by Deborah Atherton
Today is Black Friday in America, and as you can see, I am not out shopping. The truth is, I can hardly stand shopping any more, except for a few places where I know it will be quiet—and I am not sure there are any quiet places left to shop on Black Friday, which has become so frenzied in recent years it is on the verge of overtaking Thanksgiving as a national holiday.
In past years I have posted about not getting too frantic or depressed over the holidays, and not letting the memories of the past—or the ideal American holiday as presented by Hallmark—take over our minds and creative energy too entirely. (And for our readers who live in somewhat less holiday-and-sales-consumed countries, you have probably seen pictures of how crazy and sometimes violent our stores get today—and they aren’t kidding.) But this year, maybe because the holiday responsibilities were taken over by other, generous relatives, I am in a more relaxed frame of mind. I really enjoyed little jaunt through Manhattan to Thanksgiving dinner, seeing the streets completely abandoned, and thinking about how compelling the holiday is for us—how everyone finds or invents a place to go and be, with family or friends, and how this one day a year extraordinary efforts are made to see that no one is alone and hungry. The television is filled with images of volunteers at homeless shelters and soup kitchens. And then today, we jump back into our consumer culture with abandon, except for those of us, of course, who seize it as an actual day off, and if not too exhausted from Thanksgiving festivities, retreat into our attics or basements or studios or closets.
One thing the holidays give us is a unique window to the future and the past—our memories of holidays tend to be sharp, as they are each different, and tend to stick in our minds as markers of a certain time of our lives. We have our memories as children—many of us have our first memories from holidays—and then from each year of our adolescence and adulthood. Perhaps we have our own children, and then begin to mark the years through their quick attainment of adulthood. And we might remember what year Macy’s added a new balloon to the Thanksgiving Day Parade, or a movie came out that we enjoyed or hated, or the day we finally made it to Rockefeller Center to see the tree. These can be gateway memories, that provide us with guides to our own lives and the procession of our creative ideas—our internal time machines, a handy tool for any writer or artist.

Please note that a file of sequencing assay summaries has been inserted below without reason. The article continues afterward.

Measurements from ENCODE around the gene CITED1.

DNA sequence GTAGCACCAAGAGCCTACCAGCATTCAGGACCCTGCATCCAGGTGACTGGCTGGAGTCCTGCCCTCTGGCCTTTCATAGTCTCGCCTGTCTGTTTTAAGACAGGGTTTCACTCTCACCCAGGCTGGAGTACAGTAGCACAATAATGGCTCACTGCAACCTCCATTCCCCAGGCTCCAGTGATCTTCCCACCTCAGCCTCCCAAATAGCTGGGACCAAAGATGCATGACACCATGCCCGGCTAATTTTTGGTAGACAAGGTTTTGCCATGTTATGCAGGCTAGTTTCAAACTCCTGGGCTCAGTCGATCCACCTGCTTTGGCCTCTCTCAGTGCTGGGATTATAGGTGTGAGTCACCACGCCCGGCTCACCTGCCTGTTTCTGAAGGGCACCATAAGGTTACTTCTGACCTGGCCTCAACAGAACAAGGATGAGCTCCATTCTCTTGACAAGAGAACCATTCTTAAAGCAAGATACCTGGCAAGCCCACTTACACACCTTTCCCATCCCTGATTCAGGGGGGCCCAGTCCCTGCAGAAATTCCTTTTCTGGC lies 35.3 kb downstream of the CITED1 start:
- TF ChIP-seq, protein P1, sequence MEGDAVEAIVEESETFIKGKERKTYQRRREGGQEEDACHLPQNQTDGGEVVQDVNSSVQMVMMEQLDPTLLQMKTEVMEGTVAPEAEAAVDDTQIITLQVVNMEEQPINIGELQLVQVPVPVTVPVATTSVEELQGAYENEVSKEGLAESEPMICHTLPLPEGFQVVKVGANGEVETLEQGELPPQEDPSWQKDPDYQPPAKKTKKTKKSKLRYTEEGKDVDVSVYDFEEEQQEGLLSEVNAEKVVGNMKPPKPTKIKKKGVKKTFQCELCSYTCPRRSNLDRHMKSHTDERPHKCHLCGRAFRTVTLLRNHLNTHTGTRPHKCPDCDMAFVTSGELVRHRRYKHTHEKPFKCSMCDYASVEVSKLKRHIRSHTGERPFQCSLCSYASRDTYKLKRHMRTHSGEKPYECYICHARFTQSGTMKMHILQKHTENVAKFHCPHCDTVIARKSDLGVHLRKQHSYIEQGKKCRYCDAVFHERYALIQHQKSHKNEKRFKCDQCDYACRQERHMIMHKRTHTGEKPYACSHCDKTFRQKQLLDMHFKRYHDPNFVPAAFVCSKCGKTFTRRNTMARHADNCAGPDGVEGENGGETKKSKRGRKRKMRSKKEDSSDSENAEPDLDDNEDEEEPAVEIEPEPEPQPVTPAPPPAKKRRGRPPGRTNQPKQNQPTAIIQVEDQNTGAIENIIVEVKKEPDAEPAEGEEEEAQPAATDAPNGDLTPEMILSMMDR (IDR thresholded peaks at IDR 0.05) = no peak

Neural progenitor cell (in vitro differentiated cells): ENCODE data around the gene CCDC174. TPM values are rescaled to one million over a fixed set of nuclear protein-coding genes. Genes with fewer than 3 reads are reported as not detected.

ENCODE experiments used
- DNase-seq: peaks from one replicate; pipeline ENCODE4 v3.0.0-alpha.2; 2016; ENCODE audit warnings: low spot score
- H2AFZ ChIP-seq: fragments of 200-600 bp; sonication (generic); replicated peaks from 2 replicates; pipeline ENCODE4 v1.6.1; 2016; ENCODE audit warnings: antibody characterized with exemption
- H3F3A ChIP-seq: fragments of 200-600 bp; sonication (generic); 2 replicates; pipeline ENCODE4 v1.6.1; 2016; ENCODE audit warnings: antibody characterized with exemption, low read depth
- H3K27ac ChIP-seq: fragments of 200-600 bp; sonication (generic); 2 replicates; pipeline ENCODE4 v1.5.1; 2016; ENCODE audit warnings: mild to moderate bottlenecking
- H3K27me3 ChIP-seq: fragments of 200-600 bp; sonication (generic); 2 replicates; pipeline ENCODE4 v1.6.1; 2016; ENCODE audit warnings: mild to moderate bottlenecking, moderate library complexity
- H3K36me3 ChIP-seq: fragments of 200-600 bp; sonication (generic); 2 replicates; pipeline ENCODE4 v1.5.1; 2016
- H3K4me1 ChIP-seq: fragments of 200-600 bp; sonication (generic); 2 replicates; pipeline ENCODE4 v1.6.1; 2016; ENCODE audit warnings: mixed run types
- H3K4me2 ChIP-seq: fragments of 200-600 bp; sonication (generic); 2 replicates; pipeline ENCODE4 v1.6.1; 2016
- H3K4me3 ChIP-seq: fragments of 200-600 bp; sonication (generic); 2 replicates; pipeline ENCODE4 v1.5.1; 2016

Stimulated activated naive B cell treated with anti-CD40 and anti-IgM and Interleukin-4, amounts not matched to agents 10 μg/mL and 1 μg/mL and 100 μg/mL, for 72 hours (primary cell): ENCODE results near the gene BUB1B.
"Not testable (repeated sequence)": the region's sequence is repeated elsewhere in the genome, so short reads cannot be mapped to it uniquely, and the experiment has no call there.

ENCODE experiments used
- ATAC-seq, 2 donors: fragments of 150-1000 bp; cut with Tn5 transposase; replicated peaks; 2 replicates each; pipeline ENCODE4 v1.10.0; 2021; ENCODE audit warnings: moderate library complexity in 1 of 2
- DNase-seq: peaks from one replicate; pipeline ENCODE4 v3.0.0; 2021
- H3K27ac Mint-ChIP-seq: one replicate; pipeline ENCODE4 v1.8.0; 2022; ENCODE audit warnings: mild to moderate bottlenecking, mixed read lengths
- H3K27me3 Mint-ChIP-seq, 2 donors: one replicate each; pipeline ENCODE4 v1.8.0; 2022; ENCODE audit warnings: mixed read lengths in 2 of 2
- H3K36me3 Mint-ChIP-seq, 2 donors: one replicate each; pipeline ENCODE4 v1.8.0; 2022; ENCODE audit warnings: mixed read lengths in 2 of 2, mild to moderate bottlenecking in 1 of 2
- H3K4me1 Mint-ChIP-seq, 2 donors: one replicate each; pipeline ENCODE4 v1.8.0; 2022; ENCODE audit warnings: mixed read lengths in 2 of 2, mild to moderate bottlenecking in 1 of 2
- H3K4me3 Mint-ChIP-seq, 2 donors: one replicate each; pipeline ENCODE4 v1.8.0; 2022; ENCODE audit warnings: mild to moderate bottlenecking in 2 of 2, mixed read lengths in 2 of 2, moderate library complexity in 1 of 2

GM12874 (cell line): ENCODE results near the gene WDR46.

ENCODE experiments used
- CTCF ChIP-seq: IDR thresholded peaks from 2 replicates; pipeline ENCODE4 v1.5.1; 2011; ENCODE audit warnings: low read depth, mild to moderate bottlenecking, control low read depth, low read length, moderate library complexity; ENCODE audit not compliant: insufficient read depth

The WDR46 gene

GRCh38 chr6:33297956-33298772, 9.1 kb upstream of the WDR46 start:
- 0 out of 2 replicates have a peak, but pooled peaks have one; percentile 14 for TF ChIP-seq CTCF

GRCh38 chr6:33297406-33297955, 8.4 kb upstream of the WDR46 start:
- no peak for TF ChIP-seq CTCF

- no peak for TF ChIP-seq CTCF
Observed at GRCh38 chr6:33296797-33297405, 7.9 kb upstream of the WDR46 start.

What hit me most strongly yesterday, though, as I was watching the Thanksgiving Parade on TV, was how quaint it was all going to seem in 100 years. As the announcers were extolling the virtues of the sponsors of each balloon or float, I realized that although some of the characters would survive (I would put money on Mickey Mouse still being a household name in the next century, although I am unlikely to be here to collect) the products would not. In some ways the parade I was watching was very different than the one my father and grandmother saw earlier in the 20th century. And one of my esteemed relatives brought this up during the football game later in the day—“most of these products weren’t around to be advertised fifty years ago.”
So we are fortunate that our memories give us a time machine to a past that seems immediate and not quaint, that is in color and not in black and white, and that those memories are often sharpened and deepened by the holidays. If we have a moment to pause and reflect (before or after shopping and eating) they might offer us a little creative energy to fly—or at least float in a dignified manner—all the way into the New Year.
Photo of the Mickey Mouse Balloon from Macy’s Thanksgiving Day Parade, 1934. Courtesy of Macy’s Thanksgiving Day Parade.
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